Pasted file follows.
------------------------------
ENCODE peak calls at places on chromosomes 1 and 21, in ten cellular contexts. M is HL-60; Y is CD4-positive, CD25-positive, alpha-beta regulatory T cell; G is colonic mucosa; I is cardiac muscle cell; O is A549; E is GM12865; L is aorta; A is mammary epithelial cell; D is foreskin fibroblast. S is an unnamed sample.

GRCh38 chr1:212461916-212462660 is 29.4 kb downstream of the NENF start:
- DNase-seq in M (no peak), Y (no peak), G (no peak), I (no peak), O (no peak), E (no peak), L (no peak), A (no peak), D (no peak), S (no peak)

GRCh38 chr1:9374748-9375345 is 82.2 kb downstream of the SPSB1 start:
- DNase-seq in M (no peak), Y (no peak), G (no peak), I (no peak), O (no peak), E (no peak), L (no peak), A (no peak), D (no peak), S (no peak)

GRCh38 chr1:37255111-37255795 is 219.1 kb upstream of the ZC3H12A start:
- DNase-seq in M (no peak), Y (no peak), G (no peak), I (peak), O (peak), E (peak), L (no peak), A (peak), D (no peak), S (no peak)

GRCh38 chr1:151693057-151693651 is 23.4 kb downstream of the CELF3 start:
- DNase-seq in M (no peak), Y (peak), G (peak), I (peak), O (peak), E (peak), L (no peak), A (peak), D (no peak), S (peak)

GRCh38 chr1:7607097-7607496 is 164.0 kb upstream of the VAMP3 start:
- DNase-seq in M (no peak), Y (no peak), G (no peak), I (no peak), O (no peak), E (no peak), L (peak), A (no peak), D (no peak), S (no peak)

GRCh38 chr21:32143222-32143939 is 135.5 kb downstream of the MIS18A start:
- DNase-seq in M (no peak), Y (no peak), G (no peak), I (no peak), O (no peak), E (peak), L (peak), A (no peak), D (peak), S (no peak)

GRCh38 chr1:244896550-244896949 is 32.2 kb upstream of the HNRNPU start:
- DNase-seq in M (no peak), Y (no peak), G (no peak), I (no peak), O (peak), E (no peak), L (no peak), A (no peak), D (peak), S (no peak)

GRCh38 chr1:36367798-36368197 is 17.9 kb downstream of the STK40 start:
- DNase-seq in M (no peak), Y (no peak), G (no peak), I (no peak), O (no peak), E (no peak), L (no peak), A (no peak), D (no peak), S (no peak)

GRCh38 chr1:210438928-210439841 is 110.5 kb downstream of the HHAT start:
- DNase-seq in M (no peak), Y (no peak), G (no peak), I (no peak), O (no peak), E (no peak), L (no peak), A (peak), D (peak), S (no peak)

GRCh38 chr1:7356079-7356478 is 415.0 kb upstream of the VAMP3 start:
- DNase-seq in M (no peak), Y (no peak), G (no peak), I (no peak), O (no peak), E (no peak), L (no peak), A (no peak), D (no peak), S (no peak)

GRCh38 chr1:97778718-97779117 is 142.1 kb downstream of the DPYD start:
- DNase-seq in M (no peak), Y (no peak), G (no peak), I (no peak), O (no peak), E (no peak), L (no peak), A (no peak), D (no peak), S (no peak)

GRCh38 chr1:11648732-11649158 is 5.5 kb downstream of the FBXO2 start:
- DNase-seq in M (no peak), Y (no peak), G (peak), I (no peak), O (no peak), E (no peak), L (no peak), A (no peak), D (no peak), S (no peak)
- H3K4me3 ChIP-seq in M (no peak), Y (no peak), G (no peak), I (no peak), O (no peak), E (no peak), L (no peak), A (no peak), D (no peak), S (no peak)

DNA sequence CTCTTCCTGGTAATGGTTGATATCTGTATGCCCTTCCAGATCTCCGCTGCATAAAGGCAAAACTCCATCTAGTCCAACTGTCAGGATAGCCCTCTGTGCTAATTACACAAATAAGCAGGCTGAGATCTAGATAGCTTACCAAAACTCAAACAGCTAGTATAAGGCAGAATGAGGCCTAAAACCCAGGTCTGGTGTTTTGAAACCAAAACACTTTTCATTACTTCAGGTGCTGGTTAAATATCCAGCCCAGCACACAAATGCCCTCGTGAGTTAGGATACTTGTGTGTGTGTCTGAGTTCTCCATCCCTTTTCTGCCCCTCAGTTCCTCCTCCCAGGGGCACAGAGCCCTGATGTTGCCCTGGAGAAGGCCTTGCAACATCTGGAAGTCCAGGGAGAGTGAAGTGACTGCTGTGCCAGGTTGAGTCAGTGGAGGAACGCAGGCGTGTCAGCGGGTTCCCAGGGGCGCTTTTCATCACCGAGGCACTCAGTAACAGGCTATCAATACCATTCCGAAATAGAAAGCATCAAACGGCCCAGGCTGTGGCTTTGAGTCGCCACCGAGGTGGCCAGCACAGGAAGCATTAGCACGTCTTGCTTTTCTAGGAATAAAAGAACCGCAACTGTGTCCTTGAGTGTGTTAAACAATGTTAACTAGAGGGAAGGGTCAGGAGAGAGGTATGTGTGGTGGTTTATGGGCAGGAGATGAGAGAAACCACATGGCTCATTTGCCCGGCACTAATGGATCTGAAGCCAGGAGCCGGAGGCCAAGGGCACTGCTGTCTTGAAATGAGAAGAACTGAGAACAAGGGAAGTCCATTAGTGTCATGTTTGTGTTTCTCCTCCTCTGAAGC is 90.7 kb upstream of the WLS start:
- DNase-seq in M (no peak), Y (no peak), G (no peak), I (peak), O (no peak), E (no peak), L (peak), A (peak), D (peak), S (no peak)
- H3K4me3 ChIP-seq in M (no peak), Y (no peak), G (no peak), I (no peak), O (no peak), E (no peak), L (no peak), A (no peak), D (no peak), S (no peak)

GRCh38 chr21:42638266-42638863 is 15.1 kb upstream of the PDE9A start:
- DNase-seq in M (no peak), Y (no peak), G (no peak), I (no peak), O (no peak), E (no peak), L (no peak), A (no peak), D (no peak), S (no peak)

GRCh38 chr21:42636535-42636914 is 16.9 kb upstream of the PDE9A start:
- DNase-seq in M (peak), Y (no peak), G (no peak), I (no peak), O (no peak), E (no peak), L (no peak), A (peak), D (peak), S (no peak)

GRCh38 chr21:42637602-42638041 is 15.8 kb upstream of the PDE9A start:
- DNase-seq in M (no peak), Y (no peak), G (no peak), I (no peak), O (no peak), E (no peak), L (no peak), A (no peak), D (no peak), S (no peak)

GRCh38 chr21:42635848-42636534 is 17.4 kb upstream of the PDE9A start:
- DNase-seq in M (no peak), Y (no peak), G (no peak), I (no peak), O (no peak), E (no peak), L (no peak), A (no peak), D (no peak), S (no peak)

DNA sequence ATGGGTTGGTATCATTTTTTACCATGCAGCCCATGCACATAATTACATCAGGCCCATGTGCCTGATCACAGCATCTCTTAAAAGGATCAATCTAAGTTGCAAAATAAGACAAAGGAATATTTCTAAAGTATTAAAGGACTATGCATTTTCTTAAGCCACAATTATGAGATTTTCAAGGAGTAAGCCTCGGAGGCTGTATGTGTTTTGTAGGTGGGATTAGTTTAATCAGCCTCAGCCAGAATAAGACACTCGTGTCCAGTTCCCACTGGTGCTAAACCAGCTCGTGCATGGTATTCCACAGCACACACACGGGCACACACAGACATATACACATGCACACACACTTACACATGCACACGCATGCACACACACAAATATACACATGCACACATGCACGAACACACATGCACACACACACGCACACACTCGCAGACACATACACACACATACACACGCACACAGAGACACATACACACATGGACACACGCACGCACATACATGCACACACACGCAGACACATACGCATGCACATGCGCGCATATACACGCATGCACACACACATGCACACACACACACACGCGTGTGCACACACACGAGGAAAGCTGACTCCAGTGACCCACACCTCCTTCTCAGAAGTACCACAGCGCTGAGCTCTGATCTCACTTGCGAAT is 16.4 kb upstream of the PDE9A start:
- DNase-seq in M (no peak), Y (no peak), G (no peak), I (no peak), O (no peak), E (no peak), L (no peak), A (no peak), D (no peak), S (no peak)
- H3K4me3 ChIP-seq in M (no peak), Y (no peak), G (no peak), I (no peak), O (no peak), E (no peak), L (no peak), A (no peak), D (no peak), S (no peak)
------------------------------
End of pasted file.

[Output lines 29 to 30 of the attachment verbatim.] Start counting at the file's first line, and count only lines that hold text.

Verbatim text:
- H3K4me3 ChIP-seq in M (no peak), Y (no peak), G (no peak), I (no peak), O (no peak), E (no peak), L (no peak), A (no peak), D (no peak), S (no peak)

GRCh38 chr21:42638266-42638863 is 15.1 kb upstream of the PDE9A start: